an EPA activity or decision is appropriate for tribal consultation. TCAs and all Agency
employees have a responsibility to ensure they are planning early with respect to activities,
policies, and actions to which the Consultation Policy applies. The Consultation Policy seeks to
strike a balance between providing sufficient guidance for purposes of achieving consistency and
predictability and allowing for, and encouraging, the tailoring of consultation approaches to
reflect the circumstances of each consultation situation and, if feasible, to accommodate the
preferences of tribal governments.

As the Consultation Policy states: "consultation is a process of meaningful communication and
coordination between EPA and tribal officials prior to EPA taking actions or implementing
decisions that may affect tribes."  Consultation at EPA consists of four phases: (1) identification;
(2) notification; (3) input; and, (4) follow-up. The Consultation Policy details appropriate roles
and responsibilities for Agency managers and staff involved in the consultation and coordination
process.  EPA's Assistant Administrator for OITA oversees coordination and implementation of
tribal consultation in accordance with the Consultation Policy, Executive Order 13175
"Consultation and Coordination with Tribal  Governments," and the 1984 Indian Policy. The
Consultation Policy also establishes national guidelines and institutional controls for consultation
across EPA. In addition, implementation of the Consultation Policy furthers EPA's Cross-
Cutting Fundamental Strategy of engaging our tribal partners.10
7 EPA Consultation and Coordination Policy,
8 Executive Order 13175, Consultation and Coordination with Indian Tribal Governments,
9 List of EPA Tribal Consultation Advisors,
10 FY2011-2015 EPA Strategic Plan, Strengthening State, Tribal, and International Partnerships,

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    Consultation opportunities will be publicly available on the Tribal Consultation
    Opportunities Tracking System (TCOTS). OITA will provide regular updates to EPA Senior
    management and OMB on TCOTS statistics.
    EPA Assistant Administrators and Regional Administrators will implement tribal
    consultation under the Executive Order and EPA Consultation Policy, and ensure that all
    four phases described in Consultation Policy are appropriately implemented
    EPA Leadership will also ensure timely entry of tribal consultation opportunities into
    TCOTS to ensure opportunities for early and meaningful involvement.
    Tribal Consultation Advisors will deliver two trainings to staff and managers in their
    respective offices during FY 2014.
V. EPA's International Program Priorities

EPA has a long history of international collaboration on a wide range of global environmental
issues. It is our vision that environmental progress, in cooperation with global partners, can
catalyze even greater progress toward protecting our domestic environment. In 2010, EPA
developed international priorities to strategically focus our engagement with global partners
( These priorities are: Building Strong Environmental
Institutions and Legal Structures; Combating Climate Change by Limiting Pollutants; Improving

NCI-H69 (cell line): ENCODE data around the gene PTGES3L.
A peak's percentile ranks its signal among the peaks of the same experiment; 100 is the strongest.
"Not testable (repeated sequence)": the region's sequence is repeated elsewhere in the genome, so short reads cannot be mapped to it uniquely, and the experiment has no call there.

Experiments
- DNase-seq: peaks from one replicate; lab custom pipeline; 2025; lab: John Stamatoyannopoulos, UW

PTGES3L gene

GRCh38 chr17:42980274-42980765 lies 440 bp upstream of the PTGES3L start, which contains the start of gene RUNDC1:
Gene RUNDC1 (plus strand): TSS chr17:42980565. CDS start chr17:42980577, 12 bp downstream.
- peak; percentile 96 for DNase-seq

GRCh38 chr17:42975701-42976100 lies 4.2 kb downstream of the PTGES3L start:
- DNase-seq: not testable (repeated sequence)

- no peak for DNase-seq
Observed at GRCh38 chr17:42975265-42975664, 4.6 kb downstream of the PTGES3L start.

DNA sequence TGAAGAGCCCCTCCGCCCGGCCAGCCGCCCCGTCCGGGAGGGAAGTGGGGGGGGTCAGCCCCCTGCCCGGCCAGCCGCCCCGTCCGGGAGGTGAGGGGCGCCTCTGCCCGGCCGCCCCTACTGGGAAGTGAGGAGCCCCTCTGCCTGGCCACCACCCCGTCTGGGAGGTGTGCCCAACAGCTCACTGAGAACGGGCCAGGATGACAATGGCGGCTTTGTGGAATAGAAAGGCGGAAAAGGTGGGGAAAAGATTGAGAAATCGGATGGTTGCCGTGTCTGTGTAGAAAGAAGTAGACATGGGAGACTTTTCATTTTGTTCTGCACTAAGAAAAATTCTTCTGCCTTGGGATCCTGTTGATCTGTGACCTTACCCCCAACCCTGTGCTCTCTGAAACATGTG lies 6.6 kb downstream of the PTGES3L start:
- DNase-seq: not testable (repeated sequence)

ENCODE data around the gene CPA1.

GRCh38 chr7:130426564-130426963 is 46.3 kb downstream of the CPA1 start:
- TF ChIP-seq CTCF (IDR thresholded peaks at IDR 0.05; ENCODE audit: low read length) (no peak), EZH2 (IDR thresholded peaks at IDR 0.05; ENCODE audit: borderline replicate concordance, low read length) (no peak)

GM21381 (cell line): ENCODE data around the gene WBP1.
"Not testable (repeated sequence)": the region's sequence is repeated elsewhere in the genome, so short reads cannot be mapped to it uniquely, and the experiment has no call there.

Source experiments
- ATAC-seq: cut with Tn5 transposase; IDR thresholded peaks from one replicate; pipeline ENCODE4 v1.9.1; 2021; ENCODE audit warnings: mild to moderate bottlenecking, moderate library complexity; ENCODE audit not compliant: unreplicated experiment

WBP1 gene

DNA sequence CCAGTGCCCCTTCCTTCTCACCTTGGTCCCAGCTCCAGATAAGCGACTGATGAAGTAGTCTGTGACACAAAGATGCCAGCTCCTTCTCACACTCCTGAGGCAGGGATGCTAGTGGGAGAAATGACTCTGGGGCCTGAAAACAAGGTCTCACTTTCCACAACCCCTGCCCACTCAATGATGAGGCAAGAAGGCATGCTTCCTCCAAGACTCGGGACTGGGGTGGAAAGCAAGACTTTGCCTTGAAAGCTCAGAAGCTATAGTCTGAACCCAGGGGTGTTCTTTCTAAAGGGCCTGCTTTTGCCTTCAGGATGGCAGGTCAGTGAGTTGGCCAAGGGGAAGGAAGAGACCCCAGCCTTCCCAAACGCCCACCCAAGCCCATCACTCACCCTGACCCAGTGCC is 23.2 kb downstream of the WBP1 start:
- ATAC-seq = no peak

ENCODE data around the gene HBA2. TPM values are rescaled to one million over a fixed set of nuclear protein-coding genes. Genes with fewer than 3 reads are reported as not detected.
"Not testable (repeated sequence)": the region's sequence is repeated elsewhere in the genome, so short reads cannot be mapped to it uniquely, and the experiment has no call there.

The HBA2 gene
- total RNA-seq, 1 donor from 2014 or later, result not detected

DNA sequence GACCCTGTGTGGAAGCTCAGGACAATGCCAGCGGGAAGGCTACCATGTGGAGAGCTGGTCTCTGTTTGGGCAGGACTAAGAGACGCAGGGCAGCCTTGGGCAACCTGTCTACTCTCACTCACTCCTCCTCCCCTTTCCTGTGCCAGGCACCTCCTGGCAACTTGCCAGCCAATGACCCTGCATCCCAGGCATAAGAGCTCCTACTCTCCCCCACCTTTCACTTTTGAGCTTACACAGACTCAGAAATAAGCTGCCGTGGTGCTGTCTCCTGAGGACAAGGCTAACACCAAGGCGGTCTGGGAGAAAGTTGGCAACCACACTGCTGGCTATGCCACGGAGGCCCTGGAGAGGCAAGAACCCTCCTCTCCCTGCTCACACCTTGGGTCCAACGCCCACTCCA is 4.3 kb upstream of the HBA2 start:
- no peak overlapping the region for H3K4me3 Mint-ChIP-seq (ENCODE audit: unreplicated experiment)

Air Quality; Expanding Access to Clean Water; Reducing  Exposure to Toxic Chemicals; and
Cleaning up Electronic Waste. In this guidance, sustainability is identified as an international
cross-cutting area, as it spans multiple international priorities.

OITA coordinates and oversees EPA's relationship with countries and regions, as well as
multilateral efforts, and develops Agency-wide strategies for these relationships.  OITA works
with EPA Program and Regional Offices in formulating U.S. international policies,
implementing EPA's international programs, and providing technical assistance to other
countries. OITA leads the Agency's efforts  in regional and multilateral fora, such as the
Commission on Environmental Cooperation and the Arctic Council; and coordinates intra-
agency activities such as the Agency's Greater China Program and EPA's Export Strategy.
OITA leads the U.S. - Mexico Border Program, coordinating with Regions 6 and 9 and
coordinates with Regions 2, 3, and 5 on the  U.S. - Canada Binational Great Lakes Program.
Regional Offices and NPMs also serve as technical experts in providing assistance for specific
activities under other EPA international programs and coordinate on hosting foreign visitors.

When considering international collaboration or engagements, OITA, EPA Regions, and NPMs
should keep the Agency's international priorities in mind.  EPA Regions and NPMs should also
consistently communicate and coordinate with OITA when considering international requests
and engaging in international activities.
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VI. International Areas of Focus

To advance the Agency's international goals, EPA will conduct activities within the following
international focus areas that support EPAs six international priorities and one international
cross-cutting area—sustainability—which spans multiple priorities.
1 - Building Strong Environmental Institutions and Legal Structures

Countries need strong institutional structures to develop sound environmental policies and
enforce environmental protections. EPA will engage with countries to build capacity for good
governance, including judicial and legal frameworks, public participation approaches, and trade